Latest News

Science Forum South Africa 2016 opens to a packed house

The second Science Forum South Africa opened this morning at the CSIR International Convention Centre in Pretoria to a packed audience. More than 1 600 people are attending the platform which has become a premier forum for scientific debate.

Delegates have come from across the world to participate in the open forum, which this year takes place under the theme “Igniting conversations about science”.

Minister of Science and Technology Naledi Pandor opened this morning’s proceedings, saying the forum, “seeks to build on our objective of providing a vibrant support base for the expansion of research and innovation on the African continent in partnership with the global science community.”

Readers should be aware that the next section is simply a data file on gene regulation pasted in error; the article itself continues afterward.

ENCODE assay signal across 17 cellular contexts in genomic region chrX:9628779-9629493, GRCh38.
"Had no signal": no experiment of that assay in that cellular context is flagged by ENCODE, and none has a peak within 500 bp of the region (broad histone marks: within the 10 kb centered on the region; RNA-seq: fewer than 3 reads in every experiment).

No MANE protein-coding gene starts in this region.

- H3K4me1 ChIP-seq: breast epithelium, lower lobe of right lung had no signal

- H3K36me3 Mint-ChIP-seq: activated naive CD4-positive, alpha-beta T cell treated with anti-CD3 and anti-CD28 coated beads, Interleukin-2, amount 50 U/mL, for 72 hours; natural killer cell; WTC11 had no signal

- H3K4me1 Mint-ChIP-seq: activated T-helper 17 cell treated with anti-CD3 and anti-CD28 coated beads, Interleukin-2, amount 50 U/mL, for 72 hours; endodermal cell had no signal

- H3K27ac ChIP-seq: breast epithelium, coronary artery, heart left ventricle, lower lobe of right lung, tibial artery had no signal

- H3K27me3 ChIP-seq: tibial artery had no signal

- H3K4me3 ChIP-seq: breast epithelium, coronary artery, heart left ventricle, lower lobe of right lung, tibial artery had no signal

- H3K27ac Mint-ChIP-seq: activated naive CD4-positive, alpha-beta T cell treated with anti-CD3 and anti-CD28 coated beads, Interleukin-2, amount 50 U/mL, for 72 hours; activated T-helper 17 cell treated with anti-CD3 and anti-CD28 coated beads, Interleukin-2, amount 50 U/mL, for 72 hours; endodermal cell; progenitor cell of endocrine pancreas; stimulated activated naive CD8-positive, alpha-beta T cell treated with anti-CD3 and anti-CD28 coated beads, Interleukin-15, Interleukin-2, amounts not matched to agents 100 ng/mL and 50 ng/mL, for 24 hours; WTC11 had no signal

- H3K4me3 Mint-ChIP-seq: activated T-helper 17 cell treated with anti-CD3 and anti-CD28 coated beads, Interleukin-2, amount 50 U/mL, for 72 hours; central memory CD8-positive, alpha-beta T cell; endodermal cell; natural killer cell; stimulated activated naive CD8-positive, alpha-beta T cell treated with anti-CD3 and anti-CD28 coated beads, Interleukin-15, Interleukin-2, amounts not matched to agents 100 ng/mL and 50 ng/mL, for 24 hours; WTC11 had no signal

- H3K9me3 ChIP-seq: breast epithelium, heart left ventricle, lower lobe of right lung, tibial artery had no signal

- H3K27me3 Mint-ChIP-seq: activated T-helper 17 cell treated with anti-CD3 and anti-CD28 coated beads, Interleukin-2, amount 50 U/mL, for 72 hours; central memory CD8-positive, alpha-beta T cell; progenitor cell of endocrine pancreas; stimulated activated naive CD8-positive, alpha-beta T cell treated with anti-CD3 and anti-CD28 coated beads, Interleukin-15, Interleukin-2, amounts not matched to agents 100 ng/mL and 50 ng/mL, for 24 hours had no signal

Minister Pandor said that the continent’s research community faced many challenges.

“African research lags behind in most science disciplines. We have too few scientists, inadequate publication and innovation achievements, and poorly resourced science institutions.”

But she said the situation was steadily improving.

“More and more African researchers are broadening their horizons and engaging in much-needed projects in food security, energy, transport and health (malaria and HIV). This has seen the number of papers from African researchers double in just over a decade, improving in quantity, quality, and international citation according to data from Scopus, the largest database of peer-reviewed literature.There is more and more funding for African research,” said the Minister.

Minister Pandor told the audience that South Africa had tried to put the best science and technology policies in place. “We have a separate department to prioritise research, she said. “We have made scienceand technology a national priority.”